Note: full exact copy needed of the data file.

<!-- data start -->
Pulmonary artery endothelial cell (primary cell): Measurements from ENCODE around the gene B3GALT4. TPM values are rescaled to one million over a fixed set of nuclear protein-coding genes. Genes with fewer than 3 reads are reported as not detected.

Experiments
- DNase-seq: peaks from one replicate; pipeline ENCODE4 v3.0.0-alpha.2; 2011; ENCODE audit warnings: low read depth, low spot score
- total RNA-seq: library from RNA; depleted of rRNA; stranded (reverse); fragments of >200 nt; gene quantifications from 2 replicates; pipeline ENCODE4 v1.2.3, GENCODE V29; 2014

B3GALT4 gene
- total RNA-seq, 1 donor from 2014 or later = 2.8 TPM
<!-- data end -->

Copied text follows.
Pulmonary artery endothelial cell (primary cell): Measurements from ENCODE around the gene B3GALT4. TPM values are rescaled to one million over a fixed set of nuclear protein-coding genes. Genes with fewer than 3 reads are reported as not detected.

Experiments
- DNase-seq: peaks from one replicate; pipeline ENCODE4 v3.0.0-alpha.2; 2011; ENCODE audit warnings: low read depth, low spot score
- total RNA-seq: library from RNA; depleted of rRNA; stranded (reverse); fragments of >200 nt; gene quantifications from 2 replicates; pipeline ENCODE4 v1.2.3, GENCODE V29; 2014

B3GALT4 gene
- total RNA-seq, 1 donor from 2014 or later = 2.8 TPM